I think back to the federal government’s bailout of AIG several years ago and the uproar brought about by continued payout of huge bonuses to top officials of that beleaguered company.  The explanation offered to the public was that to forego this piece of compensation would result in the loss of many of the senior leaders, those who would flee to “greener” (pun intended) pastures.  I’m sure similar arguments would be posited by this Fortune 500 company.

“But, we can’t afford to lose these executives.”

I’ve never understood that reasoning.  You can’t afford to lose the leaders whose leadership has brought you to the brink of financial disaster????  Who can you afford to lose, if not them??

Emphasis mine.

Continue reading Leadership Values in Tough Times: A Litmus Test.

That’s a lot of the problem, when you get to a certain level in our politically connected corporations or political institutions there is no penalty for failure. If I screw up and cause the injury or death of a fellow worker, I expect to be at least fired, and possibly charged criminally as well as face a civil suit. That’s as it should be. I, and I alone, am responsible for what I, and the people under my command do. Nobody else, not the foreman under me, not my boss, not the pretty girl in a short skirt that distracted me : ME. That’s the way personal responsibility works. Let me add here that I thank God every day for the competent people I work with, they have saved me from many costly screw ups, I said I was responsible, not that I was perfect, none of us are!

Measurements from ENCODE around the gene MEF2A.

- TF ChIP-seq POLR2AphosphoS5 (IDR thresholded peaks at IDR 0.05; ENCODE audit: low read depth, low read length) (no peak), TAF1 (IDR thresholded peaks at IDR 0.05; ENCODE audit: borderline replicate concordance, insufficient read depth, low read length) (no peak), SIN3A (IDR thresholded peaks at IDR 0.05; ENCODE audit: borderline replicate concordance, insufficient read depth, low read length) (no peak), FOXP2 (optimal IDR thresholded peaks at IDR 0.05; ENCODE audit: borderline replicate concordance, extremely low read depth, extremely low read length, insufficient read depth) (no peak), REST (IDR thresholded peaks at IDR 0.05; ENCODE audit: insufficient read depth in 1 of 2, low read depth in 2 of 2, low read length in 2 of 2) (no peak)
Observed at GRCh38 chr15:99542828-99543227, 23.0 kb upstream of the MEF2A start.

That’s all well and good, I hear you saying but, how do I remember that in the heat of the conflict? Good question, I’m glad you asked. You do it the same way our military does it. You distill it down to truisms. Nobody does that better than the people who train their leaders at the school where “Everybody works but John Paul Jones“. That would be the US Navy, Trevor has published five of the truisms from the Division Officer’s Guide. Here they are:

  • Leadership is the essence of our profession.  Certainly, leaders need an understanding of operational details (be that driving a 100-ton warship or ensuring the proper processing of insurance claims).  But regardless of the industry, it’s about leadership, not expertise, that is most critical.  Surround yourself with technical experts.  Then support their ability to leverage their expertise.  Lead…..don’t manage.  And don’t assume because you’re the leader, you are the “smartest one in the room.”